/With reports from Correspondent Chris Ligan

This story was found at:


http://globalnation.inquirer.net/
cebudailynews/news/view/
20080326-126524/Kids-rescued-from-cult

25 Mar 2008

Jewish family sues Jamaican reform school for troubled teens

Daily News - New York

March 25, 2008

BY KIRSTEN DANIS
DAILY NEWS CITY HALL BUREAU CHIEF


A battle has erupted in the Orthodox Jewish community over a Brooklyn teenager sent by his prominent family to a behavior boot camp accused of terrifying abuse.

Isaac Hersh, 16, has been trapped since last summer at Tranquility Bay, a reform school on the island of Jamaica with a soothing name - and harsh discipline, according to the lawyer hired to try to get him out.

"It's a modern-day concentration camp," said Maryland lawyer Joshua Ambush.

Isaac's estranged parents sent him to the boot camp last year after luring him back to Brooklyn from his new home in Texas, court papers claim.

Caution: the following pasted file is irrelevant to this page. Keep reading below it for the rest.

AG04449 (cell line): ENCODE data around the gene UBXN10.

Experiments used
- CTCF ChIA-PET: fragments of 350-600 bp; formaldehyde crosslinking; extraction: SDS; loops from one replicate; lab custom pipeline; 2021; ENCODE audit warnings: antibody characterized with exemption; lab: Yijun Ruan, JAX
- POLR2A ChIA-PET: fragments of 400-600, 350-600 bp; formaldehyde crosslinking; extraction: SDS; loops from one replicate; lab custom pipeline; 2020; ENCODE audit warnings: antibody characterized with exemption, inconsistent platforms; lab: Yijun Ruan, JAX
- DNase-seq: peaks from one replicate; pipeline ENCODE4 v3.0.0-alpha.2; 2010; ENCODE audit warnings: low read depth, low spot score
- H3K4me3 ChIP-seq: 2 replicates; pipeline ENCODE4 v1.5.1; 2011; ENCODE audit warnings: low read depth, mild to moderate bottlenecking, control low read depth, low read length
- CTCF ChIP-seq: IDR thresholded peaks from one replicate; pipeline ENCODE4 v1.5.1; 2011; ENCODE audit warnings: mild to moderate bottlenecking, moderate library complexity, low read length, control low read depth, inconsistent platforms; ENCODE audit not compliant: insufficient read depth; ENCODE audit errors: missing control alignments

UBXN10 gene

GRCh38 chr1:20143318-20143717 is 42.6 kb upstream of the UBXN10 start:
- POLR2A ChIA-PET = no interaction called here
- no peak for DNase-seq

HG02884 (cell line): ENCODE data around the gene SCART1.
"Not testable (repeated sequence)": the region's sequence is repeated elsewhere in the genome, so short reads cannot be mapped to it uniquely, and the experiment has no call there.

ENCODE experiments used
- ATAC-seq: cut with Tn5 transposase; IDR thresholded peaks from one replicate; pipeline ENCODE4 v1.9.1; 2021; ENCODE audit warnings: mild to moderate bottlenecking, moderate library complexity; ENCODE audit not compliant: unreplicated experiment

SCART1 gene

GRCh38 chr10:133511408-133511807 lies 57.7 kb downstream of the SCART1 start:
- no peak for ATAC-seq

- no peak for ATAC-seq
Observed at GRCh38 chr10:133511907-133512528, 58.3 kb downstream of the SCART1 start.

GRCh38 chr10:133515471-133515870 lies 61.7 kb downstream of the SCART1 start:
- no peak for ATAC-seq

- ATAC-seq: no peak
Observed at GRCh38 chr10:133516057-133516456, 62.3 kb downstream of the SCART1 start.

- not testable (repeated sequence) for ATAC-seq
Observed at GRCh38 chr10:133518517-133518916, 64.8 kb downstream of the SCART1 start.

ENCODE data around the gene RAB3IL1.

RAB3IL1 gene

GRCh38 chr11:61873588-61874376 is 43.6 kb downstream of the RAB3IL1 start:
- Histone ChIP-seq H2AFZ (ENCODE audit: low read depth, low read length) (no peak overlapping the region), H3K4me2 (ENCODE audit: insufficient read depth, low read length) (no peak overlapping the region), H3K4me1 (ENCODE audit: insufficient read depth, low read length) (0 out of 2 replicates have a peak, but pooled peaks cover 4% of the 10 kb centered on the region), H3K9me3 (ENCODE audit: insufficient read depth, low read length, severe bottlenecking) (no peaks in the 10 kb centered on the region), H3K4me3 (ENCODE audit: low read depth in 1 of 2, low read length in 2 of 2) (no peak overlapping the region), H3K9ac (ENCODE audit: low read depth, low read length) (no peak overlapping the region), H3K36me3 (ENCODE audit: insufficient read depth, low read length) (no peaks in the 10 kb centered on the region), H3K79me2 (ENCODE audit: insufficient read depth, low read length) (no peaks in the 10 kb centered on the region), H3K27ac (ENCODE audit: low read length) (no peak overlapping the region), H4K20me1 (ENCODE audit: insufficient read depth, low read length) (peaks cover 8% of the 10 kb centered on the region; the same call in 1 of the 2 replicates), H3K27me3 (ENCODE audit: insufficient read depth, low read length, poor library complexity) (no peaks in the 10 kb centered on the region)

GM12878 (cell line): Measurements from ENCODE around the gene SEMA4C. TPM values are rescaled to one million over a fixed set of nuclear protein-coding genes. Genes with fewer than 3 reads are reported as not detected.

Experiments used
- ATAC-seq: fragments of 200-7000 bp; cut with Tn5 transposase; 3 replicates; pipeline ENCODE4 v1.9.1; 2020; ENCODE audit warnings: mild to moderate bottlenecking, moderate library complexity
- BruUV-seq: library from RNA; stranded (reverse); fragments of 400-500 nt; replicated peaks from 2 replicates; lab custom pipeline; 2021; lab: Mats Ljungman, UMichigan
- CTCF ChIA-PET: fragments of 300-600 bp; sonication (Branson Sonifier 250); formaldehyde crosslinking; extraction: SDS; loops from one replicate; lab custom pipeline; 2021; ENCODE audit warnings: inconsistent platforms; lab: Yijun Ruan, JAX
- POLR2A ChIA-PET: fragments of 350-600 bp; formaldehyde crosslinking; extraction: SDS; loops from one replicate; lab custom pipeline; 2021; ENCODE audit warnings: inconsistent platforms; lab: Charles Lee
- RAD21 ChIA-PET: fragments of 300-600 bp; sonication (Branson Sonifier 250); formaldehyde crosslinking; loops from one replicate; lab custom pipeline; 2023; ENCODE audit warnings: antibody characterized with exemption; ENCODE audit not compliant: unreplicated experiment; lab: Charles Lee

Isaac's twin brother, Sol, is panicked he's next to go.

"He's very worried about his brother. He's very worried about himself, too," said a friend of the family who asked to remain anonymous.

Tranquility Bay offers the promise of turning bad boys into focused achievers, but the walled-off camp with barred windows has been called a nightmare.

Children have been beaten, forced to eat their vomit and made to stand in painful contortions for hours, according to a separate suit filed in Utah by former students against private boot camps, including Tranquility Bay.

The case has so riled up members of the normally insular Orthodox community that several are taking the rare step of publicizing Isaac's situation.